What Are The Legal Duties Of Company Directors?
When you become a director of a limited company, there are seven main legal duties that you take on relating to running a company. In this post, we aim to highlight these legal duties and how you can ensure you’re doing everything above board.
1. Act within your powers
While this might seem like common sense, some directors fail to carry it out by not acting within their powers.
What this duty entails: you need to act within the rules set out in the Articles of Association.
Why you need to carry it out: the Articles of Association for a company set out the decision-making rules within a company. If directors make a decision outside of these rules, they may be forced to reverse the decision and reimburse any financial losses incurred for the company.
2. Promote the success of the company
While smaller companies may not be too concerned with this duty, companies with more than 250 employees will need to detail how they have fulfilled it in an annual report.
What this duty entails: directors must act in a way they consider would most likely bring success to the company for the benefit of its members. When making decisions, you must also consider the consequences for: various stakeholders, the environment, the reputation of the company, and the long-term success of the company.
Why you need to carry it out: this duty prevents a narrow financial view for the directors. It means they have to consider all options before making a financially sound decision that, for example, could be harmful to the environment or the reputation of the company.
3. Exercise independent judgement
When running a company, directors need to form their own view of how things should be running, rather than relying on the judgement of others.
What this duty entails: directors need to form their own views of how the company should be run and carry out these views accordingly.
Why you need to carry it out: shareholders and other stakeholders can make important decisions without worrying about whether they are promoting the success of the company. Directors need to make sure decisions are in the company's best interest, which can only be achieved if they can exercise independent judgement.
4. Exercise reasonable care, skill and diligence
When running a company, directors must act as though they are directors; they can’t just run on reputation alone.
What this duty entails: directors are expected to have the knowledge required to run a company. Also, if you have any additional knowledge, such as being a qualified accountant, you are expected to use these skills and are held in higher regard than those who are not qualified.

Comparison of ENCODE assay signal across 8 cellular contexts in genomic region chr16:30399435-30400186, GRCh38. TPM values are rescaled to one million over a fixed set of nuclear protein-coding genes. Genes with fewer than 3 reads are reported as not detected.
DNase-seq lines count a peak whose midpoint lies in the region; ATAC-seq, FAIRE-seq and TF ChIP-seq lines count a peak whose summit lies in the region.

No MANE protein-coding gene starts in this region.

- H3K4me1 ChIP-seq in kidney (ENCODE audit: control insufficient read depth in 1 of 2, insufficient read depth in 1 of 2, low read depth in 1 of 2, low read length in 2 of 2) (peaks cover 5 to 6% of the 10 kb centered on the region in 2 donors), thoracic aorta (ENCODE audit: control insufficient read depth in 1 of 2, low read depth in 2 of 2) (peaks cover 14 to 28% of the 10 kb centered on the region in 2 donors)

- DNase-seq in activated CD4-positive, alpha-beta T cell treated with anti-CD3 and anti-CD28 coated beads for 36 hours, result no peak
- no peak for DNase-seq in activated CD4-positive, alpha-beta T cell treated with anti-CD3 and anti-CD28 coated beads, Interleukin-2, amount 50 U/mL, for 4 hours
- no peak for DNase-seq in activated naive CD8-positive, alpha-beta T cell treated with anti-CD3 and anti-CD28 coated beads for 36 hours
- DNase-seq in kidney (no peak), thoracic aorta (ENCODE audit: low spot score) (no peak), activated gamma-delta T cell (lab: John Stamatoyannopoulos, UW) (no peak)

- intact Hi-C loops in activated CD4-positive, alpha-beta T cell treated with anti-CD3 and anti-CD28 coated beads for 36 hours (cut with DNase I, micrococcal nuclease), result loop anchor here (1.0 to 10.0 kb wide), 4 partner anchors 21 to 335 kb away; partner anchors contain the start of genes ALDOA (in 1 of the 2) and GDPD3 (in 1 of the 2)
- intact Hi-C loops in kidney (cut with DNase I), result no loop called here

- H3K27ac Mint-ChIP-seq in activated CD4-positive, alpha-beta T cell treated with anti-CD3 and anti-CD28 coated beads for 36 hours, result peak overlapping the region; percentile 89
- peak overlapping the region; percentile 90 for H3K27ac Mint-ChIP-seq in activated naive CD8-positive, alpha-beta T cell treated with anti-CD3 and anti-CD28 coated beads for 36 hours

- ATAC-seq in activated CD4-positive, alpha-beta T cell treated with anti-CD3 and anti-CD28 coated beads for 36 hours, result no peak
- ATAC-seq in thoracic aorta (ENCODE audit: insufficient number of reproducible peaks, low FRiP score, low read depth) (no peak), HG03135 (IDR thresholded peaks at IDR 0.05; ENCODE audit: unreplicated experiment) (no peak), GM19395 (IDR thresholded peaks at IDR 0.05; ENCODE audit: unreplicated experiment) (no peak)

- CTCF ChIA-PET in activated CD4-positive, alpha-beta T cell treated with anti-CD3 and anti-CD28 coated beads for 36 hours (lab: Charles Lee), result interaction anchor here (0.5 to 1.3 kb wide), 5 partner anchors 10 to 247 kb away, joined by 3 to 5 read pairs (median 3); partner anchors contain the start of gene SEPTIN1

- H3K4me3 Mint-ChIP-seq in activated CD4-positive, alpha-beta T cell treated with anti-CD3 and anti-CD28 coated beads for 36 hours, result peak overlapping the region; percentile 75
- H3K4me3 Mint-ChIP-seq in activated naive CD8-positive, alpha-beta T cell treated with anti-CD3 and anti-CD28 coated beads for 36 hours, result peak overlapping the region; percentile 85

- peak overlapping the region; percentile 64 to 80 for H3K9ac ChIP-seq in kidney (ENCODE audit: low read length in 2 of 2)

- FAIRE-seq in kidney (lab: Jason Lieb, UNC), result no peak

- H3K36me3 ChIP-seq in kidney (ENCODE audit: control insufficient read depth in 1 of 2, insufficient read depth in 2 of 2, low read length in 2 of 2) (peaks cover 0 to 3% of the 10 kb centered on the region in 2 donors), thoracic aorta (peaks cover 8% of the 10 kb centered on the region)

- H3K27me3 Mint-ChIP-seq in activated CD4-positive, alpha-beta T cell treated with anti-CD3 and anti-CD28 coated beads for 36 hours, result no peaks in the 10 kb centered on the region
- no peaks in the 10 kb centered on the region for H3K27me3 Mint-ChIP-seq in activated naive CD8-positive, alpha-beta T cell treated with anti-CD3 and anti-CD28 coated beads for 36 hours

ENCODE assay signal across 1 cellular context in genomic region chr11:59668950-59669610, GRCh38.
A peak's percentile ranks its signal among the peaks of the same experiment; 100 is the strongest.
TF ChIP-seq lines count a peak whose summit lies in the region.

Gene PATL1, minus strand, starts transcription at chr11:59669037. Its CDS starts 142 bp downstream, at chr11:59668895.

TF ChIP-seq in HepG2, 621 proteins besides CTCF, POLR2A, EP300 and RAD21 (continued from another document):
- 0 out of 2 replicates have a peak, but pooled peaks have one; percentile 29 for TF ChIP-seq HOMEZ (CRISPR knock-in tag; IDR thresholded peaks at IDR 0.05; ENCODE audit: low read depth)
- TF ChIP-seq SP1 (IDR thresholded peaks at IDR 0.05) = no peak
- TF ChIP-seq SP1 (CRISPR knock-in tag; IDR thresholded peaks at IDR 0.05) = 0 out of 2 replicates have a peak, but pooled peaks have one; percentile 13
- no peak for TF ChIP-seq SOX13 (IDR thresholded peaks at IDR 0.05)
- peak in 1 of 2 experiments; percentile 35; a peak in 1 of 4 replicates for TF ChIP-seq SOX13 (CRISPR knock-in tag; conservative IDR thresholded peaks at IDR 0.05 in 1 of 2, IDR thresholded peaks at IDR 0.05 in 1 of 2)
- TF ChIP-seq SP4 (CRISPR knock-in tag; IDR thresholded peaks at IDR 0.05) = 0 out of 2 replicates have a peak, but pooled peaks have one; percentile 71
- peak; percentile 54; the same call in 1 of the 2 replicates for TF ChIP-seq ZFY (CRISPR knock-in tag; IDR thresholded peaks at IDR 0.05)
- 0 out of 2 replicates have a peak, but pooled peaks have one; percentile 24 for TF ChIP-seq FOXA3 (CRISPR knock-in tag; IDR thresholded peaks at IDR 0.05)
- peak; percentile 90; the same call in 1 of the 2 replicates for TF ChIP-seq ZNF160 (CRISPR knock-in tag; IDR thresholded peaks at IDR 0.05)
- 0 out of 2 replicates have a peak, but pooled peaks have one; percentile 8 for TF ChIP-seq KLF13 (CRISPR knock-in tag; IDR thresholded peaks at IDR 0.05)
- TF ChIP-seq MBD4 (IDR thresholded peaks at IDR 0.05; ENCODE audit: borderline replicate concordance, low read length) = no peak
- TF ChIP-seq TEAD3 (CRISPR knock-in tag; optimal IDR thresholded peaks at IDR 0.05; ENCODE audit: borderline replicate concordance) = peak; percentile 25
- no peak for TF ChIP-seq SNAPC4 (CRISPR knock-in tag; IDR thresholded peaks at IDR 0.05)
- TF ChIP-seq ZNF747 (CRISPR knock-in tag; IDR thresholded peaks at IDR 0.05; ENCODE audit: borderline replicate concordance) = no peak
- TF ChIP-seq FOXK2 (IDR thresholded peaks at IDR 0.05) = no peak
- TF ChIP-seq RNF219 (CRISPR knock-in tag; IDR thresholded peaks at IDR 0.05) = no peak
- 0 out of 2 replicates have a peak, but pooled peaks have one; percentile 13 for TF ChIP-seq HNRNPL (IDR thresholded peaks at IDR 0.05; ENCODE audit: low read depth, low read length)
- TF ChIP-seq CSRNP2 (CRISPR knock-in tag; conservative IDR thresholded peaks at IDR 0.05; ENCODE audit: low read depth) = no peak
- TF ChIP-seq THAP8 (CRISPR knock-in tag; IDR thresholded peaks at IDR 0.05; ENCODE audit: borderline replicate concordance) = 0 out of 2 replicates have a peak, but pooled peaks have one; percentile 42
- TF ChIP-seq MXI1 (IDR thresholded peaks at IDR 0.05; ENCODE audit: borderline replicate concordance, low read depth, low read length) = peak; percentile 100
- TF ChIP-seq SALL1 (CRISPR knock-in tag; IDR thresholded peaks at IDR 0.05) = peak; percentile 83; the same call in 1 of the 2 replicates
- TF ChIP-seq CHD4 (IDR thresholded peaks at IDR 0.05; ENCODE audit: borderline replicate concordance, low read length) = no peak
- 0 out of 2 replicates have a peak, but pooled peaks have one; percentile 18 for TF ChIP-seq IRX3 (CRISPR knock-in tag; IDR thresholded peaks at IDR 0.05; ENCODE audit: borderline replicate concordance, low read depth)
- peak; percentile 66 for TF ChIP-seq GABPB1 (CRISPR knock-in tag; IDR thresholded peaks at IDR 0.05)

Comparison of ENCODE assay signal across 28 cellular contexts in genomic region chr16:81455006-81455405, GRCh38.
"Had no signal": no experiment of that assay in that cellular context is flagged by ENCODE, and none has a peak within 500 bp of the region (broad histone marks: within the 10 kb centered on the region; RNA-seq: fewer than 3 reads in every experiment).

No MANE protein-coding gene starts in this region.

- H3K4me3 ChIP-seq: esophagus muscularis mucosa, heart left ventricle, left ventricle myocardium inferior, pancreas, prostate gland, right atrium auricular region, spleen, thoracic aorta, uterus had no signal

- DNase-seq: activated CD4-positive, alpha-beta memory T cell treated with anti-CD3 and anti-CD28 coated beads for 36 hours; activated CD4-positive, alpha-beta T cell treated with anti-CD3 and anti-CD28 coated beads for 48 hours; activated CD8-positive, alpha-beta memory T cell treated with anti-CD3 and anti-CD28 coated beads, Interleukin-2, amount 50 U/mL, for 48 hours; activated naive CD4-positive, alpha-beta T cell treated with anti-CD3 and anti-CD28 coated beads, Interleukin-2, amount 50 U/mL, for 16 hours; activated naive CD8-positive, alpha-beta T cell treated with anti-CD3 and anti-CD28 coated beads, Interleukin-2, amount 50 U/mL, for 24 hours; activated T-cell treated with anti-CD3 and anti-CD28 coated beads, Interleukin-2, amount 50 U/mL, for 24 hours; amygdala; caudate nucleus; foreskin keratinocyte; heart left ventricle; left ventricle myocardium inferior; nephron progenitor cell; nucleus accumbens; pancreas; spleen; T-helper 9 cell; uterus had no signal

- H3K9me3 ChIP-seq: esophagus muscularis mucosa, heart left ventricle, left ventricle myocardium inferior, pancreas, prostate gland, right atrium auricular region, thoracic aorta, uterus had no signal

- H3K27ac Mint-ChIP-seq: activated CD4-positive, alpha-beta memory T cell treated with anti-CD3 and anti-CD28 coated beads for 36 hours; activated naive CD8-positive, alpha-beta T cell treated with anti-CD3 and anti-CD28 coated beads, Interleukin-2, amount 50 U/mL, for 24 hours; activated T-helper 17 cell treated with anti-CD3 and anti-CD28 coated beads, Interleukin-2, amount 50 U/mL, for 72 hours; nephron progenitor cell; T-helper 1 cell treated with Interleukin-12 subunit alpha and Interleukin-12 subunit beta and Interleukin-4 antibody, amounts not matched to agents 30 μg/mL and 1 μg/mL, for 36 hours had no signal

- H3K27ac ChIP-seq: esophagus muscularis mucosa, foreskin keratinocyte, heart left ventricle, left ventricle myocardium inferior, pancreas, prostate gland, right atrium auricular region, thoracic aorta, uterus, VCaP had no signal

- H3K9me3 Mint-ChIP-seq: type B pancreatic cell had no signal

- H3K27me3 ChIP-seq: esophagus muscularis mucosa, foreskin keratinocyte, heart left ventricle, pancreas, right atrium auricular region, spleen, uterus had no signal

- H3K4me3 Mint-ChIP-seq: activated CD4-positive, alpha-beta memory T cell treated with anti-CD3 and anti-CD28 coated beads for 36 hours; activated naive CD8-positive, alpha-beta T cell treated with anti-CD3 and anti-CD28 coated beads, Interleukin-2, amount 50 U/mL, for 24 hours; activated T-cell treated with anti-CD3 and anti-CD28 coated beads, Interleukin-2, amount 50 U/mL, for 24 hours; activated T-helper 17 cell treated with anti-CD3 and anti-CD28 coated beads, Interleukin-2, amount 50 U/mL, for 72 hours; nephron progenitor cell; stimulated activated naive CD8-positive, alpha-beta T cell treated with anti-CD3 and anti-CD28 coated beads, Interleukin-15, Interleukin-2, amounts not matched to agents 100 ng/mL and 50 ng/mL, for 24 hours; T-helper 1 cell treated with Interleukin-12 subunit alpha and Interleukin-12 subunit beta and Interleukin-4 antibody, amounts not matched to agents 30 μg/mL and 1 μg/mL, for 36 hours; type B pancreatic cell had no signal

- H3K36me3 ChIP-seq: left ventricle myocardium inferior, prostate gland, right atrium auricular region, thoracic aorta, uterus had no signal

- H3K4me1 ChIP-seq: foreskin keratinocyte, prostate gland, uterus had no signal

Why you need to carry it out: directors who do not have the knowledge required to run a company, or who solely rely on reputation, cannot make the necessary decisions for running a company.
5. Avoid conflict of interest
Directors cannot have any interests or duties that conflict with the interests and duties of the company.
What this duty entails: directors need to disclose their conflicts to other members of the board. These non-conflicted members then have to decide how to proceed with the conflict and how they can keep the board's integrity.
Why you need to carry it out: the conflict of interest may result in the board not having all the information required to make a sound decision on certain matters. When this happens, incorrect decisions can be made on behalf of the company.
6. Do not accept benefits from third parties
Directors cannot accept gifts or benefits that may affect their objectivity in running the company, for example, accepting a gift from a supplier on the provision that they will be the exclusive supplier.
What this duty entails: the director cannot accept any gifts given solely because they are a director.
Why you need to carry it out: if a director’s objectivity is affected, they may make decisions which are not in the best interest of the company as a whole.
7. Declare any interests in the transactions of the company
Directors must disclose any direct or indirect interest in any transactions relating to the company.
What this duty entails: the director must disclose their interest to other directors and the extent of the interest.
Why you need to carry out this duty: directors may endorse a certain transaction because they have an interest in it, rather than it being in the company's best interest.
For more information about the legal obligations of company directors, please check out legislation on gov.uk.
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